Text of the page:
Background: No recent national studies have assessed chronic illness prevalence or access to care among persons without insurance in the United States.
Objective: To compare reports of chronic conditions and access to care among U.S. adults, by self-reported insurance status.
Design: Population-based survey.
Setting: National Health and Nutritional Examination Survey (1999-2004).
Participants: 12,486 patients age 18 to 64 years.
Measurements: Estimates of national rates of cardiovascular disease, hypertension, diabetes, hypercholesterolemia, active asthma or chronic obstructive pulmonary disease, previous cancer, and measures of access to care.
Results: On the basis of National Health and Nutrition Examination Survey (1999-2004) responses, an estimated 11.4 million (95% CI, 9.8 million to 13.0 million) working-age Americans with chronic conditions were uninsured, including 16.1% (CI, 12.6% to 19.6%) of the 7.8 million with cardiovascular disease, 15.5% (CI, 13.4% to 17.6%) of the 38.2 million with hypertension, and 16.6% (CI, 13.2% to 20.0%) of the 8.5 million with diabetes. After the authors controlled for age, sex, and race or ethnicity, chronically ill patients without insurance were more likely than those with coverage to have not visited a health professional (22.6% vs. 6.2%) and to not have a standard site for care (26.1% vs. 6.2%) but more likely to identify their standard site for care as an emergency department (7.1% vs. 1.1%) (P <0.001 for all comparisons).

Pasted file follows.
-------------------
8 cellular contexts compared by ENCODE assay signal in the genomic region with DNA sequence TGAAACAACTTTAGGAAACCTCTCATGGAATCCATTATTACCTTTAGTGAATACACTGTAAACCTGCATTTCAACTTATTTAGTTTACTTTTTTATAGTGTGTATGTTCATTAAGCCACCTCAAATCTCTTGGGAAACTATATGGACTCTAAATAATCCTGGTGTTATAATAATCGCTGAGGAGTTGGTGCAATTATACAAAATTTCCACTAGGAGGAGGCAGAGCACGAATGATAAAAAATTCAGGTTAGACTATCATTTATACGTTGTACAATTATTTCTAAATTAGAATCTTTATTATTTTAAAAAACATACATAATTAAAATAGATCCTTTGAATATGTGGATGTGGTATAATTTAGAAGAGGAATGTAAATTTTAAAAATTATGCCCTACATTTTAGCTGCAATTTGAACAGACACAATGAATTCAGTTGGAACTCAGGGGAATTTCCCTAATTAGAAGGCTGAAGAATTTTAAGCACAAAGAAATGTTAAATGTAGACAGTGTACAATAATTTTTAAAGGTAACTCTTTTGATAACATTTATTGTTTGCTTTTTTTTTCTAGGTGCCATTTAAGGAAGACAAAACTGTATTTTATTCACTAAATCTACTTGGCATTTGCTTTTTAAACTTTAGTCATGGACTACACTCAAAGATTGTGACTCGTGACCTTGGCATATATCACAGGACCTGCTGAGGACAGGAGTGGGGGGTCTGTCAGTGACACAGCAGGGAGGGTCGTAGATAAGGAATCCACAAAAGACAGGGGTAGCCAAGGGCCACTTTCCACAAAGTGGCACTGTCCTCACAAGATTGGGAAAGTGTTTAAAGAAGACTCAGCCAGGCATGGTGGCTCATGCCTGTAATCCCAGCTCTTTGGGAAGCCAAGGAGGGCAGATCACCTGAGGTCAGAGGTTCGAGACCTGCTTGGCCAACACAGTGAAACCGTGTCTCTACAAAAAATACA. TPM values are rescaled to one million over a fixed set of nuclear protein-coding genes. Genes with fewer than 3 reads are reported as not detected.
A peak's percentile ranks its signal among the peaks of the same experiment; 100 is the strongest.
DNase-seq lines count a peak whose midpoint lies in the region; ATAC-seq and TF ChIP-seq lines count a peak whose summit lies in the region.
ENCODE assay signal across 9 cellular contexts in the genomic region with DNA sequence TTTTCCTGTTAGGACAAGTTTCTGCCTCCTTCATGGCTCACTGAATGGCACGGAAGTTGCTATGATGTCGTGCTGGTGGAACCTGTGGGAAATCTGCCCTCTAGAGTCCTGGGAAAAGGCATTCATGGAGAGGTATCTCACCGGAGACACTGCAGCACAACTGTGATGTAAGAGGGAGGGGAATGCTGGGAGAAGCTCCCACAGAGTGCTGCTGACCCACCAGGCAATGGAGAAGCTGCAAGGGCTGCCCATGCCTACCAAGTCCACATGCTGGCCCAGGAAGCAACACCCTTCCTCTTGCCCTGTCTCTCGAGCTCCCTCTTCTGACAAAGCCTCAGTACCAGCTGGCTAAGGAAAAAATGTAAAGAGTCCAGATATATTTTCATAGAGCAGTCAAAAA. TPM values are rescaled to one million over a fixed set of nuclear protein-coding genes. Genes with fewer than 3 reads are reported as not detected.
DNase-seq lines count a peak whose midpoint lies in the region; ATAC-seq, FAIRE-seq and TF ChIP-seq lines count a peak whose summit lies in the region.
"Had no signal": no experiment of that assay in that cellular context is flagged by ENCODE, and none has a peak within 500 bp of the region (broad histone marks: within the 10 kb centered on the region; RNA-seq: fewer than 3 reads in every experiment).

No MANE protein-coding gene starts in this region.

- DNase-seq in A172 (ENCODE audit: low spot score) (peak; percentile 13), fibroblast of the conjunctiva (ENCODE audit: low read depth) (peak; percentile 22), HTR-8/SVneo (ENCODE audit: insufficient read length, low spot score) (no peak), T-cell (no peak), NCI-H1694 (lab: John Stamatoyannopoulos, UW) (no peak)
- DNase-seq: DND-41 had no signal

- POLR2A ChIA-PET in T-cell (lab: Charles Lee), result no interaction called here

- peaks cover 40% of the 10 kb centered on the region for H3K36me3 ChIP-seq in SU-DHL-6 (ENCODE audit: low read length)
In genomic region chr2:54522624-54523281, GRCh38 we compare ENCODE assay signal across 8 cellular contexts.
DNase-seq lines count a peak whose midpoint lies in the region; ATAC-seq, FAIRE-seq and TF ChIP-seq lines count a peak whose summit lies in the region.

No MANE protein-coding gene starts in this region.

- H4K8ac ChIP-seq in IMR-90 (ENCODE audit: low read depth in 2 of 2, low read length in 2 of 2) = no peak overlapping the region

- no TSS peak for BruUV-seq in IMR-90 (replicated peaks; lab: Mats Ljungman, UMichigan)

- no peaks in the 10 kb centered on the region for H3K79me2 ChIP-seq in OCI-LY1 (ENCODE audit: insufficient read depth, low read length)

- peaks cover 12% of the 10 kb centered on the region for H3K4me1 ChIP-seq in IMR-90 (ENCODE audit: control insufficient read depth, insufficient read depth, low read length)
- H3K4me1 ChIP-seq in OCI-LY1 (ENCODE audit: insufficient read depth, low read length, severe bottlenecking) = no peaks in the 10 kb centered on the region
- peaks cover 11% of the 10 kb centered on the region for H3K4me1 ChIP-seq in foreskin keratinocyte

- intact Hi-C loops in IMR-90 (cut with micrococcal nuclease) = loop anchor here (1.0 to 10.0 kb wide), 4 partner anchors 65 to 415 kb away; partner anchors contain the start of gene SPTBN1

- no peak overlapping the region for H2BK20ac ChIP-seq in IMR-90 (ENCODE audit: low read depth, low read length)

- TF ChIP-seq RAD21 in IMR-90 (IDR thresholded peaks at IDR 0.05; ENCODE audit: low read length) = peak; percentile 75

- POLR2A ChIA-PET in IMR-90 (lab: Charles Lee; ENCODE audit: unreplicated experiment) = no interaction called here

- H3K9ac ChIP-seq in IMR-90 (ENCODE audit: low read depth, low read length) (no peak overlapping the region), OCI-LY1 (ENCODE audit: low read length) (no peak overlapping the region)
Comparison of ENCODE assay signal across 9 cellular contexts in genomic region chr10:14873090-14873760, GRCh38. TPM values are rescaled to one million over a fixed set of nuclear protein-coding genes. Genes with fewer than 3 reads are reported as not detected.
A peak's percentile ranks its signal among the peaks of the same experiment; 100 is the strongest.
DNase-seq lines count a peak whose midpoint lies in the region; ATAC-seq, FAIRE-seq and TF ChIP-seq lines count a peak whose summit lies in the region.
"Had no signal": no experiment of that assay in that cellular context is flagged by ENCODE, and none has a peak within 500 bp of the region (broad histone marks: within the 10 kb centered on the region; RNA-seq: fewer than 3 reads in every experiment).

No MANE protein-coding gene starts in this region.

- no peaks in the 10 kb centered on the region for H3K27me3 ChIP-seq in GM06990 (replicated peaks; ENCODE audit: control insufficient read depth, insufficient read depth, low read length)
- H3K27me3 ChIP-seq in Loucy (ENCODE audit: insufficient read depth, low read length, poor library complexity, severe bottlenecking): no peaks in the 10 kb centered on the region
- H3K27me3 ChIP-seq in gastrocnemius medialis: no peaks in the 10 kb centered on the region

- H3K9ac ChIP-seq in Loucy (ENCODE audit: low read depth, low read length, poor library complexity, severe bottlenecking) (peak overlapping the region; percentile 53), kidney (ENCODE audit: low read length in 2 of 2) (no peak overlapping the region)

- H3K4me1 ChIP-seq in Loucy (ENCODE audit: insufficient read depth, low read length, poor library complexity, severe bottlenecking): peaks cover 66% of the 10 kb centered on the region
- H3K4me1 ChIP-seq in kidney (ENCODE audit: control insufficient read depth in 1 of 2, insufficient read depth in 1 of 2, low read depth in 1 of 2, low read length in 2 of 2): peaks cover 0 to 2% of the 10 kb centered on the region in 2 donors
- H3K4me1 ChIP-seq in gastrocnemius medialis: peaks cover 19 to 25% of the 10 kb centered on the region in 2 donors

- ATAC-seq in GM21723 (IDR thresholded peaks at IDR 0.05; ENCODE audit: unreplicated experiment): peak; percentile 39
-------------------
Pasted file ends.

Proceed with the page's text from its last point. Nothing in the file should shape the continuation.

Limitation: The study was cross-sectional and used self-reported insurance and disease status.
Conclusion: Millions of U.S. working-age adults with chronic conditions do not have insurance and have poorer access to medical care than their insured counterparts.